Haze is a phenomenon caused by the existence of many small particles that cannot be seen by the naked eye and float in the air. These particles may be of natural origin or a side effect of human activity. When these particles exist in large quantities and in clusters, they can block the sun's rays to the earth. This condition therefore reduces the distance of sight of the naked eye. The main causes for the production of haze are open burning, smoke from factories and emissions from vehicles.
The haze that occurs in Malaysia is caused by large-scale illegal burning that is often carried out around July and October. It happens probably because the burnt land can be sold at a higher price for use by the palm oil industry and the manufacture of pulp wood. Burning is also an easier method than logging work using an excavator or other machine.
Among the reasons for forest burning is for the purpose of clearing the land before agricultural activities are carried out. The palm oil industry in Malaysia has adopted a 'zero burning' policy to achieve sustainability. Unfortunately, the country’s rice industry contributes to carbon dioxide emissions into the air. This is because, when the paddy season is over, the residue of the paddy straw was burned.
Apart from being an easy way to prepare the area before planting, it also aims to control diseases and pests as well as waste management after the crop is harvested.
Straw can be sold to animal breeders as a source of food. In addition, this rice straw can be used as compost and biochar. This can then be reused in agricultural activities as a source of nutrients.
The public transport system provided by the government must not require the commuters to frequently change lines or 'stations' before reaching the destination. A simpler and easier way should be thought of by the government for the public to buy public transport tickets such as by providing the convenience of an integrated ticket buying system.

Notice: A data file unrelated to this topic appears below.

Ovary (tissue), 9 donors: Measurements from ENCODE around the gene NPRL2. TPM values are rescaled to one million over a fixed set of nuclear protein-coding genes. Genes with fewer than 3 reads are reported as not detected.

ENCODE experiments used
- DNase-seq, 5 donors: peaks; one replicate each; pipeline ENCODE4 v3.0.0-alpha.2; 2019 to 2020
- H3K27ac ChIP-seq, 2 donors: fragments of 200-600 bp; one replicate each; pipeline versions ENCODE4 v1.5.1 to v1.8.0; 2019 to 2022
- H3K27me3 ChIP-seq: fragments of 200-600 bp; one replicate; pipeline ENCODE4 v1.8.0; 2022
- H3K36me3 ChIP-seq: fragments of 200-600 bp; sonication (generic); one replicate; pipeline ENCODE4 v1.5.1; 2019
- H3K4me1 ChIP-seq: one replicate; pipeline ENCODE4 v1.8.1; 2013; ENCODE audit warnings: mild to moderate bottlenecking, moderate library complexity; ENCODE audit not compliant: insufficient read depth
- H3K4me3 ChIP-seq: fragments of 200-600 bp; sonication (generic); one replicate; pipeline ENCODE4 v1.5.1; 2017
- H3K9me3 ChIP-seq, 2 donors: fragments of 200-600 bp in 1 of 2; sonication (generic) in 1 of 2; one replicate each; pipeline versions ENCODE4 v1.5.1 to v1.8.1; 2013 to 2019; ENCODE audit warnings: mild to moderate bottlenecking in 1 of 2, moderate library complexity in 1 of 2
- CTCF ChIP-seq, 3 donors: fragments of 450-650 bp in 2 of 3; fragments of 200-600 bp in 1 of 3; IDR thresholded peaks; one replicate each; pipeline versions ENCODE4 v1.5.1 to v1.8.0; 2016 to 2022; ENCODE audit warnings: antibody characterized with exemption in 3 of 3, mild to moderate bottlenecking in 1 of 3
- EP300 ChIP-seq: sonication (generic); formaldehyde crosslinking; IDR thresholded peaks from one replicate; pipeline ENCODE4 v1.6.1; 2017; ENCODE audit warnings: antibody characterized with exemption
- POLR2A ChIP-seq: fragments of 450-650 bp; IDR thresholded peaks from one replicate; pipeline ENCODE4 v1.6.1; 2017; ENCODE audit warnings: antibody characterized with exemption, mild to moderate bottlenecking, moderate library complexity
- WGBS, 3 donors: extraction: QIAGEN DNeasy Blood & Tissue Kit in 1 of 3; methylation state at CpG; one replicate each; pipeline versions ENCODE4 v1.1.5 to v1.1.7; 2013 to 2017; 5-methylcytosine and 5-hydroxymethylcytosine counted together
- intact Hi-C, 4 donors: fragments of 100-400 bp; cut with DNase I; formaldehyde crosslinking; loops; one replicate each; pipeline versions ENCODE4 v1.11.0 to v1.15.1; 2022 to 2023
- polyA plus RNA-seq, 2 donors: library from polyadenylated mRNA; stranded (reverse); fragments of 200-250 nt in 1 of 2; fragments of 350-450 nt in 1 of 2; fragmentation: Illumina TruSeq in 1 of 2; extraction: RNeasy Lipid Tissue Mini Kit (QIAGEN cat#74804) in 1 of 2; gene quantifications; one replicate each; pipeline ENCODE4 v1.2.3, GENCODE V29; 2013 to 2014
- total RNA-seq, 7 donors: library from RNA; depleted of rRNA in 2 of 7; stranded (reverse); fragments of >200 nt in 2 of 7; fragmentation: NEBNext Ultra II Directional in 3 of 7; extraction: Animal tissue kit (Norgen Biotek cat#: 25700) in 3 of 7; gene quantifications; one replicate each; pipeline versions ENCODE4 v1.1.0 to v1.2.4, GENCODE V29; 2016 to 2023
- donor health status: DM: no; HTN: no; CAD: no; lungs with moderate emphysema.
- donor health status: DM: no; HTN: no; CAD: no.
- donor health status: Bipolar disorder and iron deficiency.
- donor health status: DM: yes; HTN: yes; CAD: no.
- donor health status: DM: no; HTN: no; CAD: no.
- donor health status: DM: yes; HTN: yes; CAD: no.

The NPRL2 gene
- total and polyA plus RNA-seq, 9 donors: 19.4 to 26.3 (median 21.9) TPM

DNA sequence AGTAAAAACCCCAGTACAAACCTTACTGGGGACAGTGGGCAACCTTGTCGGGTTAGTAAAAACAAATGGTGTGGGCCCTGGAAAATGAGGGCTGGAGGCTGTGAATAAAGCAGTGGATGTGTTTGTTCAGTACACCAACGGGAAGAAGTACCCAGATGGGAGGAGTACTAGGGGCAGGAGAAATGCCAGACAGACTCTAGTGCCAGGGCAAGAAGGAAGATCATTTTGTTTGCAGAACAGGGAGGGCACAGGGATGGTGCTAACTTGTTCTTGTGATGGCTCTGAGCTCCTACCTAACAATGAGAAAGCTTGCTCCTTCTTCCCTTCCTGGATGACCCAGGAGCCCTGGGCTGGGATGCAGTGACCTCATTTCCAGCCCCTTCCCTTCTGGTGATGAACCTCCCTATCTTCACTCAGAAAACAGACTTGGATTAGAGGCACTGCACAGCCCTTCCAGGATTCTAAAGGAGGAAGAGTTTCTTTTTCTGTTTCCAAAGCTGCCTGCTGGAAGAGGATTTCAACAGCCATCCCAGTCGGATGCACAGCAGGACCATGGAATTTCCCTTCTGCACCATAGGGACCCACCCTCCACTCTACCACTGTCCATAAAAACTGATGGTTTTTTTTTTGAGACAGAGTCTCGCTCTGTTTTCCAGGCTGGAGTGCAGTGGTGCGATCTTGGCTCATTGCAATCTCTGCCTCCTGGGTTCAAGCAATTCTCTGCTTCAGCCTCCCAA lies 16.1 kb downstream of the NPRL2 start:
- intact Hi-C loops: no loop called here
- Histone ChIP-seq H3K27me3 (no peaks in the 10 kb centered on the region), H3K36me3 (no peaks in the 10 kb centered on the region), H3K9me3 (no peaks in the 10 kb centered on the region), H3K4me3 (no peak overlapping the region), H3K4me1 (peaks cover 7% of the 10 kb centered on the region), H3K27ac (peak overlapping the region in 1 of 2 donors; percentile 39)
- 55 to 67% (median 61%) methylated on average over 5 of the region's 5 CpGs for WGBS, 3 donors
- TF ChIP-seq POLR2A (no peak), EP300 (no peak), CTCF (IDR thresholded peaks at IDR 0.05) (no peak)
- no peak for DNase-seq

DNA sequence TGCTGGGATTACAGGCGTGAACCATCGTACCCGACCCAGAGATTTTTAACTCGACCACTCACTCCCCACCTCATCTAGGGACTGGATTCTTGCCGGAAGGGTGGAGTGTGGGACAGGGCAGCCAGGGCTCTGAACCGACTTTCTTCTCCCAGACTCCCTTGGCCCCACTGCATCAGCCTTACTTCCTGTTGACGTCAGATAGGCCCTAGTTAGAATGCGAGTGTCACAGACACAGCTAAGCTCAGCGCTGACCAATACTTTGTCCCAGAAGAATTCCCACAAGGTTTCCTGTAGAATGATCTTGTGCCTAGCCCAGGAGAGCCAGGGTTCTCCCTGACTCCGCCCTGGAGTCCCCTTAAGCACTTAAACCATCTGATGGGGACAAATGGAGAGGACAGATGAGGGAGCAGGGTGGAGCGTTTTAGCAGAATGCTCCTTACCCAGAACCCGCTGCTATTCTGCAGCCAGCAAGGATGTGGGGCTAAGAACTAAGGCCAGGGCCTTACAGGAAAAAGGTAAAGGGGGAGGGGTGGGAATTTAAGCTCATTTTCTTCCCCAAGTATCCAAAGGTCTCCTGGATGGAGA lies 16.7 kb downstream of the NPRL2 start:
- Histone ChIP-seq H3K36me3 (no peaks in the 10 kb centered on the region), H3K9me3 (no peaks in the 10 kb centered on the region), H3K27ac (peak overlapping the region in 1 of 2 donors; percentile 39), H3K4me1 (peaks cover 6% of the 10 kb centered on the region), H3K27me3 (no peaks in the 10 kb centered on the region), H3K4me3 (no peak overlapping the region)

Air pollution is now one of the biggest environmental risks for early death, responsible for more than 6 million premature deaths each year from heart attacks, strokes, diabetes and respiratory diseases. That’s more than the deaths from AIDS, tuberculosis and malaria combined.
Children, the elderly, people with pre-existing diseases, and minority and low-income communities are particularly vulnerable to adverse health outcomes and economic impacts, such as missed work days, from exposure to air pollution.
Particulate matter (PM) is made up of small airborne particles like dust, soot and drops of liquids. The majority of PM in urban areas is formed directly from the burning of fossil fuels by power plants, automobiles, non-road equipment and industrial facilities. Other sources are dust, diesel emissions and secondary particle formation from gases and vapours.
Coarse particulate matter (PM10, particles less than 10 microns in diameter) is known to cause nasal and upper respiratory tract health problems. Fine particles (PM2.5, particles less than 2.5 microns in diameter) penetrate deeper into the lungs and may cause heart attacks, strokes, asthma, and bronchitis, as well as premature death from heart ailments, lung disease and cancer. Studies show that higher PM2.5 exposure can impair brain development in children.